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Financing for the store came from the Saskatchewan Man Equity Foundation. Each band is responsible for one half of the $50,000 loan.
The two bands decided to start up a store because of two factors: the establishment of the Goods and Services Tax and the distance people had to travel to get to a store.
"The goods and services tax was partly the reason," says Wesley Bear, band counsellor for Ochapowace. Under federal law, goods and services sold on reserve are GST exempt.
"The other reason is to accommodate people who have a difficult time getting to and from the near-by towns." He adds, "People from the reserves would have to travel at least 20 kilometres to pick up basic items. This was especially difficult for the elderly and those without vehicles."
Jim Herr, former general manager of the Meadow Lake Co-op in northwestern Saskatchewan is manager of the store. He was with the Meadow Lake Co-op for 17 years. In November 1990 he retired and moved to the Broadview area to be with his wife, a United Church Minister.
In January 1991 he was approached by the two bands to see if he would be interested in managing a store. He accepted right away.
In Meadow Lake he had a staff of about eighty people to do the work in the store. At OK Groceries it is quite a bit different.
"With this job I make up the deposits, help with ordering, and do the whole thing. So its back to the basics sort of, but I really enjoy it."
The store buys produce through the Co-op in Broadview, which buys goods from the Federated Co-op whole sale. They have large warehouses in Regina, Saskatoon, Edmonton, Calgary and Winnipeg. Herr feels comfortable dealing with the Co-op, "Because of my dealing with the Co-op over the years, I felt I had more confidence in dealing with them. For me it would be where we would get the best deal."
Herr also deals with other companies including Scott National. which supplies fresh fruit and vegetables. He buys all their dairy products from the local dairy producers. He goes on to say, "I bought myself a little truck and I haul out bread fresh from the bakery every morning. So we have fresh bread every day, so it works out pretty good."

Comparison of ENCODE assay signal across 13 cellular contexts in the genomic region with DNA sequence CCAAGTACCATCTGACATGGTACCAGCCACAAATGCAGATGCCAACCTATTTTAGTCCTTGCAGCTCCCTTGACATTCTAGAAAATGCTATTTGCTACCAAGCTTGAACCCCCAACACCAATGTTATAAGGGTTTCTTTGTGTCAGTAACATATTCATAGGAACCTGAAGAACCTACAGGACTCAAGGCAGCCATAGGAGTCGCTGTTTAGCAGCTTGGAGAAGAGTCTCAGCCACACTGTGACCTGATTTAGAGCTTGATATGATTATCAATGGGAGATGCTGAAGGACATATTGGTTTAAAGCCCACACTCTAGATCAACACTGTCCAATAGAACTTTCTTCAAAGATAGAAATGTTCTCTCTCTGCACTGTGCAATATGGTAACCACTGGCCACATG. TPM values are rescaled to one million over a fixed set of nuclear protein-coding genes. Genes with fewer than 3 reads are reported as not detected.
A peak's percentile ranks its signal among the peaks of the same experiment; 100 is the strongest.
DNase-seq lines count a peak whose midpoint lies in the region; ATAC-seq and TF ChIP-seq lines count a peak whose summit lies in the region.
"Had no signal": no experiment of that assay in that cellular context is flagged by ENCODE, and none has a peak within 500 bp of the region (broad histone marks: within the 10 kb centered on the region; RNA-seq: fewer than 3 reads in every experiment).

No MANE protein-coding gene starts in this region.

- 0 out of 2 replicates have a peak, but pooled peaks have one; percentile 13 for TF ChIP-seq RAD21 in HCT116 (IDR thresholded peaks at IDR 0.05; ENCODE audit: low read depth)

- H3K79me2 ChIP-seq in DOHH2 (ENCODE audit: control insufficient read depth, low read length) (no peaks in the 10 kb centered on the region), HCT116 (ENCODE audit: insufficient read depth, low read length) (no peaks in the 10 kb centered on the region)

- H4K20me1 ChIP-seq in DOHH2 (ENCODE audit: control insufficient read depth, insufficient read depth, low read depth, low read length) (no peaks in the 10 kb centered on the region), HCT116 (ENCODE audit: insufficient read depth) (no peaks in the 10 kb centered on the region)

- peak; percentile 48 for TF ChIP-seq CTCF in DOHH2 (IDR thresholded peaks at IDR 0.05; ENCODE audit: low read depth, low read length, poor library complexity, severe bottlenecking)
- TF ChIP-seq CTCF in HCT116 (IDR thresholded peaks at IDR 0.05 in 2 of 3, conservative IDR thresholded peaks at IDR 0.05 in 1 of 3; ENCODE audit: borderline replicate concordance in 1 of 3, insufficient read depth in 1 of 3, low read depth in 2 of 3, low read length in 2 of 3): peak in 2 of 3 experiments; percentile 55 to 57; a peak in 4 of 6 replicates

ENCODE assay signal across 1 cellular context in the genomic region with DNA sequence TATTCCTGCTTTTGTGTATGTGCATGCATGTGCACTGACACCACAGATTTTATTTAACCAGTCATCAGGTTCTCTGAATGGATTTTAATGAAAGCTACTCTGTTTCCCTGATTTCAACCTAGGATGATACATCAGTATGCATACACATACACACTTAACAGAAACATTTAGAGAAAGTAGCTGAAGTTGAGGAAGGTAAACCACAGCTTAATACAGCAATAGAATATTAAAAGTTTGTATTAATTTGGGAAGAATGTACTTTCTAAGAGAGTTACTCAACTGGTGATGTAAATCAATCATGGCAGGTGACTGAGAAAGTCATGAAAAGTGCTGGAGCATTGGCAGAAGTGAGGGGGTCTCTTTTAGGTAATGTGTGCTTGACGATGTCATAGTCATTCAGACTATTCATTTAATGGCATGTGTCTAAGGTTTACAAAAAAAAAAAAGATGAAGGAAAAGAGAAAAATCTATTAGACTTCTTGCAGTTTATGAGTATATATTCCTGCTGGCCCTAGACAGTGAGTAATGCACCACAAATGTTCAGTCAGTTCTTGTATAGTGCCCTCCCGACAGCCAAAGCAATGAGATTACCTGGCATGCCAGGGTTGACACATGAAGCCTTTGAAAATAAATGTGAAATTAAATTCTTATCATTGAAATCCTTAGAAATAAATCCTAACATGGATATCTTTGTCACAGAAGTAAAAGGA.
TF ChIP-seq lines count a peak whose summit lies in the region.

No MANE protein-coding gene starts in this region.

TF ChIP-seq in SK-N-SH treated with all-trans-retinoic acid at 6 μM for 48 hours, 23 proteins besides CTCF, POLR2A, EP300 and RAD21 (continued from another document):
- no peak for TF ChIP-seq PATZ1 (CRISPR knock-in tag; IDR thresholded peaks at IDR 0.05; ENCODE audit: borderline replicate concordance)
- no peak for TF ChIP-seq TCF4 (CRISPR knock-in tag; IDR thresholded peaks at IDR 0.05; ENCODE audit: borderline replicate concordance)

The organization that financed the loan for this venture is the Saskatchewan Indian Equity Foundation. It is a commercial loan company that provides loans to Indian entrepreneurs on or off reserve within Saskatchewan.
According to Wayne Grey, General Manager of SIEF, Saskatoon office, the potential for this type if venture is unlimited. Especially when the people on the reserve support it.
"If you look at the number of people that live on the reserve. I think the per capita consumption is $19.86, per person, per week (1987 figure). If you multiply that out you can look at the tremendous amount of money that is spent just on groceries. You take a group of about 300 to 400 people, they can make a store viable".
Grey said that in the five years they have been in operation they have made over 1100 loans for various ventures. They have also arranged loans for similar stores throughout the province.
"They are sort of a new phenomenon right now, because of the advantages that Native business people have doing business on the reserves, versus the GST."
The OK Groceries is situated in the Kahkewistahaw complex. It is a multi purpose building that is also home to some rodeo functions and bingo to name a few. There are two part-time employees that help with the store. One is from Ochapowace and the other is from Kahkewistahaw reserve. They give assistance in the store in every capacity depending on how busy they are. One of the employees also trains as a manager. Since Herr is semi-retired, in the future he hopes to work fewer hours. This will give the other employees a chance at managing the store.